Trinity College Dublin Students’ Union (TCDSU) has told first year students to be wary online following the discovery of unusual advertisements posted in fresher’s group chats.
A single phone number had been posting messages in multiple Whatsapp groups and impersonating students, according to TCDSU Welfare Officer Leah Keogh in a post on the SU’s Facebook page on the 9th of October.
Initially an advertisement for a personal assistant job claiming to pay €35 per-hour for female applicants only was reported to Keogh.
Since the PA job was noticed, more adverts appeared, including an application to become a model, also for €35 per-hour and available to women only.
“The added layer of complexity now is that they were impersonating members of the group chat using their photographs and their usernames which was obviously causing students distress,” Keogh said.
Aimee Duffy, a first year in Trinity College, spoke to The College View about how she and her fellow students felt about the advertisements.
“Everyone was appalled that someone could get into our group chat in the first place. It’s extremely violating as a first year college student that already has to watch themselves constantly in real life, that also virtually now there’s the threat that someone could enter your group chat and make you a target” she said.
“It’s worrying and it doesn’t sit right with me,” said Duffy.
DCU’s Vice President for Welfare and Equality, Dean O’Reilly also condemned the mysterious adverts but said that he hasn’t received reports of any being aimed at DCU students.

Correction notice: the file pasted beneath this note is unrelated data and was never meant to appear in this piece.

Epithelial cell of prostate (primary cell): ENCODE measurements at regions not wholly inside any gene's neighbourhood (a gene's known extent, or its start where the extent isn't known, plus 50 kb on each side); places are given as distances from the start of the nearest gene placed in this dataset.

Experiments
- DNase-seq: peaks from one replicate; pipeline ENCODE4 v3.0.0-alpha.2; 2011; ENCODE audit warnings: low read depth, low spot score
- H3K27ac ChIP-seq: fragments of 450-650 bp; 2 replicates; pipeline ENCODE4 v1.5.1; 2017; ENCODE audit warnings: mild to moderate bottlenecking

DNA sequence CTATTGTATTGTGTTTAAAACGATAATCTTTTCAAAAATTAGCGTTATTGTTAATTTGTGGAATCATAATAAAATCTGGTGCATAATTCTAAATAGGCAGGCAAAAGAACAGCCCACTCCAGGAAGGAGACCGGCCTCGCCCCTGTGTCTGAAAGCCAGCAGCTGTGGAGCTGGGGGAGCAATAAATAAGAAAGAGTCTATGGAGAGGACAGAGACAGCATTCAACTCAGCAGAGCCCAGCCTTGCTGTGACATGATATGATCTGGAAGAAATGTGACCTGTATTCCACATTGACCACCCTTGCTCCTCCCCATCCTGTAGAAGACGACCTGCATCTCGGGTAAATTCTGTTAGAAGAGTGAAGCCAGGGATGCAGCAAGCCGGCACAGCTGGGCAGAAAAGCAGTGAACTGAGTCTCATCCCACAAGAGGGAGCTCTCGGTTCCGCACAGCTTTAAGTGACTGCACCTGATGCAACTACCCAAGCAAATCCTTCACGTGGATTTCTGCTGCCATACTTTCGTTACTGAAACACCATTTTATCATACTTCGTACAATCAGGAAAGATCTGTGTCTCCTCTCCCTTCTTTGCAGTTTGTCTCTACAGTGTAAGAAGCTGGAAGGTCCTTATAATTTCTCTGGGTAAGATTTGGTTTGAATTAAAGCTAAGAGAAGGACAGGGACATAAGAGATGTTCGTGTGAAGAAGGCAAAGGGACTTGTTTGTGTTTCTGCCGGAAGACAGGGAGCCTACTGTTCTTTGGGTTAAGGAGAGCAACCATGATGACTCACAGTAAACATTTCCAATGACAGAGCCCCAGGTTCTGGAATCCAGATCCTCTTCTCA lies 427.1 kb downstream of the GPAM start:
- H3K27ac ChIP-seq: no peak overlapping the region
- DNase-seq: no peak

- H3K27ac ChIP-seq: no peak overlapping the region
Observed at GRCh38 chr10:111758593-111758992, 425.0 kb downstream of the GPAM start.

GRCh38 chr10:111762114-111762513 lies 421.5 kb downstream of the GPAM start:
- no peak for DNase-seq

“Students should remain cautious about jobs advertised through illegitimate means. If it looks concerning, it probably is. It is absolutely – and categorically – reprehensible for any person, student or otherwise, to target women and other folks with misleading jobs,” he told The College View.
“As I understand it, this is a bit more pervasive than one institution or the other. Any student is free to run something by me for a second opinion if they are concerned – I am more than happy for students to do so. In fact, I encourage it.”
In the case of TCD, Keogh reported the advertisements to the college’s Community Garda, Frank Johnson, who recommended some measures for avoiding infiltration with impostor accounts like this in the future.
Johnson urged that new group chats be made and that people seeking to enter the group should be asked for their student number or their college email address, for verification purposes.
Jamie Mc Carron
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